(Opposed) People are happy with coverage in the individual market, which is currently stable. This bill will create a cost shift that will lead to higher costs for employer-sponsored plans. Costs are already going up and employers bear the majority of these costs. This bill will destabilize providers and hospitals and will lead to less access to health care. Providers and hospitals will try to recoup these losses by shifting costs to other lines, including individual market plans that are not the public option. The Medicare rates required in this bill are well below market rates and will have unintended consequences. Providers are already opting out of Medicare because of the rates and this bill will make it hard for insurers to form networks. There are too few doctors and too few facilities. This bill will cause doctors to flee the state. This bill will create incentives to limit access to providers. Small employers will stop offering coverage, which will put more pressure on large group market premiums. These large employers will then release their employees into the individual market. Standardized plans are not a good affordability solution. Plan design flexibility is needed. The impact of standardized plans should be studied and non-standardized plans should be offered. This bill may cause carriers to withdraw from the market. This bill is not a true public option; Medicare is a true public option. The problem with utilizing private insurers is high overhead and benefit denials. Medicare Advantage is run by private insurers, and most Medicare beneficiaries choose traditional Medicare instead.
(Other) The burdens of premiums, deductibles, and out-of-pocket costs are recognized. High quality treatment and coverage should be increased. There should be safe, affordable care with coverage that encourages provider participation. The standardized benefit designs in this bill are a good idea, but not every plan should be standardized. For example, the bill requires standardized plans to maximize subsidies, but not every purchaser of coverage receives subsidies. Hospitals have made many contributions to increasing access to affordable care. Hospitals are the safety net, but many have margins that are less than healthy. The Medicare rates in this bill will not be sufficient to cover the costs of hospitals and other providers and will lead to a cost shift to other markets. The lower rates may also lead to decreased provider participation in other programs, including Medicaid, and narrower networks. It can be difficult for small employers to find coverage for their employees. This bill will have detrimental impacts on costs and quality and will threaten affordable coverage, including employer-sponsored coverage. The bill could lead to the collapse of the fully insured market and a loss of jobs and wage cuts in the health care sector. This needs more scrutiny by experts. People should be given the option to buy into coverage provided to state employees. This bill does not go far enough. A public option should be non-profit and open to all, including members of Indian tribes. Universal coverage is what is needed, not more for-profit health plans. Most people want a government-sponsored, single payer system. This bill will actually do harm by diverting resources away from the necessary work that needs to be done. It condones and validates the for-profit system, which is morally wrong. The for-profit system is confusing and difficult to navigate. Insurance company profits are a huge drain on affordability and broader coverage. Washington needs a universal health care system that is funded by all based on ability to pay. Canada did this province by province. Washington should be the Saskatchewan of the United States. This can be done incrementally, so federal waivers should not be a barrier.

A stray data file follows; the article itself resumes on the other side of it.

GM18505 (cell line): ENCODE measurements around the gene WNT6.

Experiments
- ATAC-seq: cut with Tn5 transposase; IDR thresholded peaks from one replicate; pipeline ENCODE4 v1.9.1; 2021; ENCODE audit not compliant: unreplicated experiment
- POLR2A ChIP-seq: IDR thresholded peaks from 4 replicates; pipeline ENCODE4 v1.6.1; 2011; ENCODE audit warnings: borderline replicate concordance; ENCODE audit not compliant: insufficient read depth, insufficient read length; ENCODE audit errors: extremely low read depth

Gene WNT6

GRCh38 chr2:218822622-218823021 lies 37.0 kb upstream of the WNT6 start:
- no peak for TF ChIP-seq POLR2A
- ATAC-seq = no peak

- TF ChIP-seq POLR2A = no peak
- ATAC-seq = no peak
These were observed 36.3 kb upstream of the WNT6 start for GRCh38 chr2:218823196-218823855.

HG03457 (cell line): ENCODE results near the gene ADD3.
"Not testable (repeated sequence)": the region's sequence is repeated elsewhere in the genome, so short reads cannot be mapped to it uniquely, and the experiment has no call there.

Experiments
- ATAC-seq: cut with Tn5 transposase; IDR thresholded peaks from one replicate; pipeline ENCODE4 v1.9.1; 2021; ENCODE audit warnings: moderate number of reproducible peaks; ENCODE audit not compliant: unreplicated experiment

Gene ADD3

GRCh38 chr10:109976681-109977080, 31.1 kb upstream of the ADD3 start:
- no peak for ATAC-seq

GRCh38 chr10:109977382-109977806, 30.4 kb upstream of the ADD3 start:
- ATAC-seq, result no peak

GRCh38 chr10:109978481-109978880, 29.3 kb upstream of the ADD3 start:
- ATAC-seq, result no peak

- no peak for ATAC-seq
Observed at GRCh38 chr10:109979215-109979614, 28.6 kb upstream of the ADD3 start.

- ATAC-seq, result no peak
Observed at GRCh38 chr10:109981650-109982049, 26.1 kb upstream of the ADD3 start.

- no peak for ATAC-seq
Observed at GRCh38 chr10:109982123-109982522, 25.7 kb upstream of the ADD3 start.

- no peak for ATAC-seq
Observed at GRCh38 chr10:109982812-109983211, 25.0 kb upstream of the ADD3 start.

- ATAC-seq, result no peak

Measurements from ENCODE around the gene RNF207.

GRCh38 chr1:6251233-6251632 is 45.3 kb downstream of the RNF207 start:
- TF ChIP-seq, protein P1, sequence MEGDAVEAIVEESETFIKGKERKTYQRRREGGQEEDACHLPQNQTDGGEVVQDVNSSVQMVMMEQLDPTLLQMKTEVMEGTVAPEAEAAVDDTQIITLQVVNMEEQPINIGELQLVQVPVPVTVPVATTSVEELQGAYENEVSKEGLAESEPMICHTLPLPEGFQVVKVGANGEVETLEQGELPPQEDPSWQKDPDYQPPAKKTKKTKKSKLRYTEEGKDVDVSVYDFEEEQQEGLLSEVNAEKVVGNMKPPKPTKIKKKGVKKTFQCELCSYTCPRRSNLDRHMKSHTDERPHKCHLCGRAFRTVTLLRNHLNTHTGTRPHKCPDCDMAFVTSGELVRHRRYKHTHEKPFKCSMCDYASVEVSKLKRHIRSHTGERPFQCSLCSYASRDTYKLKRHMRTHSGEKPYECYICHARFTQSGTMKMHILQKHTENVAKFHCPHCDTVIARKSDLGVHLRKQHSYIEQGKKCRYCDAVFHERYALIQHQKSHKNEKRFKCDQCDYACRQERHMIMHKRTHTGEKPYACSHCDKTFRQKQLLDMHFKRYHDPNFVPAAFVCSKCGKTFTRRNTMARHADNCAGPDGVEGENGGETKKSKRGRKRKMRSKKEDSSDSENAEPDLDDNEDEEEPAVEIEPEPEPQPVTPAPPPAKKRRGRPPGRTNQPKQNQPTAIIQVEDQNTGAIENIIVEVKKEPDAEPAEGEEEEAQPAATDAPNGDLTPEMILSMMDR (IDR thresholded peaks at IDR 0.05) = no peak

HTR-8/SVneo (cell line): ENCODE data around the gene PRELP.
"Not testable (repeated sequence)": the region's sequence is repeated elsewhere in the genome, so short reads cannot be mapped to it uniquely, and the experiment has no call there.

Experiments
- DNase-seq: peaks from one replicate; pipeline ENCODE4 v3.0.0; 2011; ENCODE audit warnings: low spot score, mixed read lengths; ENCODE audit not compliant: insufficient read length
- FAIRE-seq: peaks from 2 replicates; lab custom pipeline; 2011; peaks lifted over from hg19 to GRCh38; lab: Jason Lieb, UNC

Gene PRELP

Persons Testifying: (In support) Jason McGill, Office of the Governor; Erica Duke; Jed Whittaker; Mark Stensager, Don Connant, and Pam McEwan, Health Benefit Exchange; Dow Constantine, King County; Janet Varon, Northwest Health Law Advocates; Gary Renville, Project Access Northwest; Carrie Glover; Leanne Berge, Community Health Plan of Washington; and Jane Beyer, Office of the Insurance Commissioner.
(Opposed) Amy Anderson, Association of Washington Business; Meg Jones, Association of Washington Healthcare Plans; Mel Sorenson, America's Health Insurance Plans; Monica Ewing, National Association of Insurance and Financial Advisors; Greg Seifert, Washington Association of Health Underwriters; and Bruce Davidson.
(Other) Chris Bandoli, Washington State Hospital Association; Sean Graham, Washington State Medical Association; Patrick Connor, National Federation of Independent Business; David Grossman, Kaiser Permanente; Georgia Davenport, Washington State Democratic Central Committee; Jennifer Nye; Jane Grafton; Pamela Dalan; and Kathleen Randall.
Persons Signed In To Testify But Not Testifying: None.